OBJECTIVE: To ascertain psychiatric adjustment in youngsters with a history of childhood chronic fatigue syndrome (CFS).
METHOD: Subjects were 25 children and adolescents with CFS who were seen in tertiary pediatric/psychiatric clinics (mean age 15.6 years, seen a mean of 45.5 months after illness onset; 17 subjects had recovered and 8 were still ill) and 15 healthy matched controls. Youngsters and their parents (usually mothers) were interviewed and completed questionnaires. Instruments used included the Schedule for Affective Disorders and Schizophrenia for School-Age Children (K-SADS), the Child Behavior Checklist (CBCL), and the Harter Self-Esteem Questionnaire.
RESULTS: At assessment, psychiatric disorders (mainly anxiety and depressive disorders) were present in half the subjects with a history of CFS, a rate significantly higher than in healthy controls. On the CBCL youngsters with a history of CFS had an excess of psychological symptoms and decreased social competence. On the Harter Self-Esteem Questionnaire they reported reduced self-esteem, especially in social competence. Anxiety disorders were significantly more common in recovered subjects than in those with active CFS illness status.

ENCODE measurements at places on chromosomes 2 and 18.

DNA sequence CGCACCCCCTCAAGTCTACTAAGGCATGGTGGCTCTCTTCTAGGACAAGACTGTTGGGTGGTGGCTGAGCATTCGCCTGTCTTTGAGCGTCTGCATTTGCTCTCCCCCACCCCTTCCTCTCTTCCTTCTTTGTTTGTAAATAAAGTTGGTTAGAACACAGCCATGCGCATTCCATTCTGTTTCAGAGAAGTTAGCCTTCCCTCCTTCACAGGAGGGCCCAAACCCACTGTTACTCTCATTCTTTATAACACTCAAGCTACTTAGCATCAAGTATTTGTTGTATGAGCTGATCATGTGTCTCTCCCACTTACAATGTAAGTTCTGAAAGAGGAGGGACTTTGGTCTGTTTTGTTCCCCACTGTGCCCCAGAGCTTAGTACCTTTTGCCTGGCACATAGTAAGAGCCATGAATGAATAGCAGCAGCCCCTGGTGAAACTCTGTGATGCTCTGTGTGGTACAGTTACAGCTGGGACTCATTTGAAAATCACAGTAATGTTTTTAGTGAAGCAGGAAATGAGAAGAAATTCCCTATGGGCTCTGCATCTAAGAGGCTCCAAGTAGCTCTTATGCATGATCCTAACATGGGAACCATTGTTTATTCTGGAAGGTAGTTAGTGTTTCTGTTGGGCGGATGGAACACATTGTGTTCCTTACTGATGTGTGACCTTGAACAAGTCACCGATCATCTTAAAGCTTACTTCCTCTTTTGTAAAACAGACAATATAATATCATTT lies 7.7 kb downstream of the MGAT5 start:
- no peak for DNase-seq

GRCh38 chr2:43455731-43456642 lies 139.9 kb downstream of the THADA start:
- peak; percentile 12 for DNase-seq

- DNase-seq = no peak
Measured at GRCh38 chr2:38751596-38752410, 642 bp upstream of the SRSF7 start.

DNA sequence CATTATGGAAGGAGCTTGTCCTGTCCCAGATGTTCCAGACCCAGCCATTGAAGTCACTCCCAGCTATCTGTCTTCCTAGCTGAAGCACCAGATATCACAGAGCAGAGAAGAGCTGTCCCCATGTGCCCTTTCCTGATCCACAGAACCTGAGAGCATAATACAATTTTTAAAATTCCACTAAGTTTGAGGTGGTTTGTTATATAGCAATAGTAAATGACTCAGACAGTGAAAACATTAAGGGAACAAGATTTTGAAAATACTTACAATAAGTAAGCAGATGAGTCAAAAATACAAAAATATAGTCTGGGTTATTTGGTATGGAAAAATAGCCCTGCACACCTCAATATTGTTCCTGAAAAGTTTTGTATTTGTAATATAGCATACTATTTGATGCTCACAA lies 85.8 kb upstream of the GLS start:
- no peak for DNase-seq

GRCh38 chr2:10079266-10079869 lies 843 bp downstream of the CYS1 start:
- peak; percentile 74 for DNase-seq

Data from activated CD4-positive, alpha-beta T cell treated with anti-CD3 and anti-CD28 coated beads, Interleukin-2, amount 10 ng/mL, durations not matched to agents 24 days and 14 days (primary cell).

CONCLUSIONS: Psychiatric disorders were found to be increased in adolescents with a history of severe CFS; CFS may enhance the risk for or share common predisposing factors with anxiety disorders.
J Am Acad Child Adolesc Psychiatry 1999 Dec;38(12):1515-21.
Academic Unit of Child and Adolescent Psychiatry, Imperial College School of Medicine, St. Mary’s Hospital, London, England.
PMID: 10596251, UI: 20064048.